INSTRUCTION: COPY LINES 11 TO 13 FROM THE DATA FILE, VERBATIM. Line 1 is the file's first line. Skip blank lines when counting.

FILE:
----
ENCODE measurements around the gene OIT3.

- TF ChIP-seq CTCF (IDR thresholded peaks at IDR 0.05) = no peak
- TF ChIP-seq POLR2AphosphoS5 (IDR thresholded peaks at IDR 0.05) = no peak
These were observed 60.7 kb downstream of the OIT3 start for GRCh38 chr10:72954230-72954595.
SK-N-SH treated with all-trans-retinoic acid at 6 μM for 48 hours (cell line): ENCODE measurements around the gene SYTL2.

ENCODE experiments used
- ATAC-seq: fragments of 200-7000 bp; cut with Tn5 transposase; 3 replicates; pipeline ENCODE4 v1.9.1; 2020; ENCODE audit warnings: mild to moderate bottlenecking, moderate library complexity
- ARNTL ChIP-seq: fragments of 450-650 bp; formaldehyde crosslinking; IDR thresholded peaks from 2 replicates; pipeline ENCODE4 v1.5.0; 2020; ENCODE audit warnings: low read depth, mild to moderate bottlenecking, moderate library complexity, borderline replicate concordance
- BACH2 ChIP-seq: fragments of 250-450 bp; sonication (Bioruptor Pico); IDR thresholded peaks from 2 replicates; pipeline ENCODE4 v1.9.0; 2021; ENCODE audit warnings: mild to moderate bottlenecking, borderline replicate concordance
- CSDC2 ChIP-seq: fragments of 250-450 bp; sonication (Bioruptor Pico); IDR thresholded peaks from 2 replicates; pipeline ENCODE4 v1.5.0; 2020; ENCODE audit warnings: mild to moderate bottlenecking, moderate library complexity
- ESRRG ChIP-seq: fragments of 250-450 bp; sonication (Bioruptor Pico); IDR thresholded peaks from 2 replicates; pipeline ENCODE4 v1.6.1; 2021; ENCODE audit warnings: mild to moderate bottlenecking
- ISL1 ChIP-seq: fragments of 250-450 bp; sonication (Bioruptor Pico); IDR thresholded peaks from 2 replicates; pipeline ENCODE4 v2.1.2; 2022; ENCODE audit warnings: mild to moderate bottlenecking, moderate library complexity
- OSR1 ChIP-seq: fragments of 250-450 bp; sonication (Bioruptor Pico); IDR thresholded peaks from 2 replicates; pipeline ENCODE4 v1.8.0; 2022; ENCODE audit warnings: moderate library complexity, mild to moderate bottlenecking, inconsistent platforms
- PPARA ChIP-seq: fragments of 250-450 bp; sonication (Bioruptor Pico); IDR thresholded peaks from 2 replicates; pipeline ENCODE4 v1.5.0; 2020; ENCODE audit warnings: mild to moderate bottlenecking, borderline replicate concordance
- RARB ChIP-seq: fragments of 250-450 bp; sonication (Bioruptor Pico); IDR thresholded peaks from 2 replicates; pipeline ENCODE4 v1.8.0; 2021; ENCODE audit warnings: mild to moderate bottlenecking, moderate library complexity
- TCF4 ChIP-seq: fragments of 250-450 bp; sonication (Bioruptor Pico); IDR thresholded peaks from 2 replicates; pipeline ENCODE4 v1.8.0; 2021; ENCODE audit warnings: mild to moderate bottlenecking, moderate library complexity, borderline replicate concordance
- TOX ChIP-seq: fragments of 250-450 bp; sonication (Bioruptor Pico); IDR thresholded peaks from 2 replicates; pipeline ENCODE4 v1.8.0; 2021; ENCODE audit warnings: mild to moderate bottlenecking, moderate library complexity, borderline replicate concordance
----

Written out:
- ESRRG ChIP-seq: fragments of 250-450 bp; sonication (Bioruptor Pico); IDR thresholded peaks from 2 replicates; pipeline ENCODE4 v1.6.1; 2021; ENCODE audit warnings: mild to moderate bottlenecking
- ISL1 ChIP-seq: fragments of 250-450 bp; sonication (Bioruptor Pico); IDR thresholded peaks from 2 replicates; pipeline ENCODE4 v2.1.2; 2022; ENCODE audit warnings: mild to moderate bottlenecking, moderate library complexity
- OSR1 ChIP-seq: fragments of 250-450 bp; sonication (Bioruptor Pico); IDR thresholded peaks from 2 replicates; pipeline ENCODE4 v1.8.0; 2022; ENCODE audit warnings: moderate library complexity, mild to moderate bottlenecking, inconsistent platforms